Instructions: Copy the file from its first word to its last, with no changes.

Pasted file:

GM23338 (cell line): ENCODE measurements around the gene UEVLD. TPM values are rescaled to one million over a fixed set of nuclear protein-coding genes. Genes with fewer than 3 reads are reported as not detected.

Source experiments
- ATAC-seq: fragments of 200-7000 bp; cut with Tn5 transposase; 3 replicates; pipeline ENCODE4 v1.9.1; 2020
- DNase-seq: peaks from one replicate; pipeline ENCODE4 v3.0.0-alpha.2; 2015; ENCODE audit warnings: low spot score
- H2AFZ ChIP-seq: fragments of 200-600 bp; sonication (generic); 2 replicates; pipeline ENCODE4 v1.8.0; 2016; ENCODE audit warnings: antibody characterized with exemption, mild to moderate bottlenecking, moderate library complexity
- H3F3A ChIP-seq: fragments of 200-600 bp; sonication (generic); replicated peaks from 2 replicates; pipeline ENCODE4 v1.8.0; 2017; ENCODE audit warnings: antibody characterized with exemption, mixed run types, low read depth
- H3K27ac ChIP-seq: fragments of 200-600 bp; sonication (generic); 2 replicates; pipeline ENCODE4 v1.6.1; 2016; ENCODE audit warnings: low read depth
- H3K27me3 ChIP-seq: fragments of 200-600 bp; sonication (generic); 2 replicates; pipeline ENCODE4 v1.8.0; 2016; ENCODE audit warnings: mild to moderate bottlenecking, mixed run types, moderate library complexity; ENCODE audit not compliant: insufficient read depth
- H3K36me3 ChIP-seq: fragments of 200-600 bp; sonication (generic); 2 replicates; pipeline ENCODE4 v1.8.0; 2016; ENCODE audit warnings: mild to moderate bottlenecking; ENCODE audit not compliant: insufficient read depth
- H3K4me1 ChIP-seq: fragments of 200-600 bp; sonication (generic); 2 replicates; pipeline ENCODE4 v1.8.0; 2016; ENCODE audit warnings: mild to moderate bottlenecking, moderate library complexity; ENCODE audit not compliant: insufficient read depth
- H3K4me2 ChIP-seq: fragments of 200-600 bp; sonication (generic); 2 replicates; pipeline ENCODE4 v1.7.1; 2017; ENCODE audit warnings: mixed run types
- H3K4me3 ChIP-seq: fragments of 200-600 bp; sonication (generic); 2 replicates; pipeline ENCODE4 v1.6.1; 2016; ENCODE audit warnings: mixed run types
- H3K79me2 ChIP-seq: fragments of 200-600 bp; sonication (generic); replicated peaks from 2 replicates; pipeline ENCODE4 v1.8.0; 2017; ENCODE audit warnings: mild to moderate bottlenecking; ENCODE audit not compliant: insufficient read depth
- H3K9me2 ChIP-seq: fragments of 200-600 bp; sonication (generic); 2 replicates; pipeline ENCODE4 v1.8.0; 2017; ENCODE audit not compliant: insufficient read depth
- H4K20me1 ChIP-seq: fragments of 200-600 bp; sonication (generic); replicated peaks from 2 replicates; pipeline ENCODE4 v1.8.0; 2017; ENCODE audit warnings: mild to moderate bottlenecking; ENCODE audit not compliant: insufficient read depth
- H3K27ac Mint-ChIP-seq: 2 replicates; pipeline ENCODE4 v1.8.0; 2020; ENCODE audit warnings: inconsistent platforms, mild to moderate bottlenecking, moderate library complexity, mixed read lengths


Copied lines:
GM23338 (cell line): ENCODE measurements around the gene UEVLD. TPM values are rescaled to one million over a fixed set of nuclear protein-coding genes. Genes with fewer than 3 reads are reported as not detected.

Source experiments
- ATAC-seq: fragments of 200-7000 bp; cut with Tn5 transposase; 3 replicates; pipeline ENCODE4 v1.9.1; 2020
- DNase-seq: peaks from one replicate; pipeline ENCODE4 v3.0.0-alpha.2; 2015; ENCODE audit warnings: low spot score
- H2AFZ ChIP-seq: fragments of 200-600 bp; sonication (generic); 2 replicates; pipeline ENCODE4 v1.8.0; 2016; ENCODE audit warnings: antibody characterized with exemption, mild to moderate bottlenecking, moderate library complexity
- H3F3A ChIP-seq: fragments of 200-600 bp; sonication (generic); replicated peaks from 2 replicates; pipeline ENCODE4 v1.8.0; 2017; ENCODE audit warnings: antibody characterized with exemption, mixed run types, low read depth
- H3K27ac ChIP-seq: fragments of 200-600 bp; sonication (generic); 2 replicates; pipeline ENCODE4 v1.6.1; 2016; ENCODE audit warnings: low read depth
- H3K27me3 ChIP-seq: fragments of 200-600 bp; sonication (generic); 2 replicates; pipeline ENCODE4 v1.8.0; 2016; ENCODE audit warnings: mild to moderate bottlenecking, mixed run types, moderate library complexity; ENCODE audit not compliant: insufficient read depth
- H3K36me3 ChIP-seq: fragments of 200-600 bp; sonication (generic); 2 replicates; pipeline ENCODE4 v1.8.0; 2016; ENCODE audit warnings: mild to moderate bottlenecking; ENCODE audit not compliant: insufficient read depth
- H3K4me1 ChIP-seq: fragments of 200-600 bp; sonication (generic); 2 replicates; pipeline ENCODE4 v1.8.0; 2016; ENCODE audit warnings: mild to moderate bottlenecking, moderate library complexity; ENCODE audit not compliant: insufficient read depth
- H3K4me2 ChIP-seq: fragments of 200-600 bp; sonication (generic); 2 replicates; pipeline ENCODE4 v1.7.1; 2017; ENCODE audit warnings: mixed run types
- H3K4me3 ChIP-seq: fragments of 200-600 bp; sonication (generic); 2 replicates; pipeline ENCODE4 v1.6.1; 2016; ENCODE audit warnings: mixed run types
- H3K79me2 ChIP-seq: fragments of 200-600 bp; sonication (generic); replicated peaks from 2 replicates; pipeline ENCODE4 v1.8.0; 2017; ENCODE audit warnings: mild to moderate bottlenecking; ENCODE audit not compliant: insufficient read depth
- H3K9me2 ChIP-seq: fragments of 200-600 bp; sonication (generic); 2 replicates; pipeline ENCODE4 v1.8.0; 2017; ENCODE audit not compliant: insufficient read depth
- H4K20me1 ChIP-seq: fragments of 200-600 bp; sonication (generic); replicated peaks from 2 replicates; pipeline ENCODE4 v1.8.0; 2017; ENCODE audit warnings: mild to moderate bottlenecking; ENCODE audit not compliant: insufficient read depth
- H3K27ac Mint-ChIP-seq: 2 replicates; pipeline ENCODE4 v1.8.0; 2020; ENCODE audit warnings: inconsistent platforms, mild to moderate bottlenecking, moderate library complexity, mixed read lengths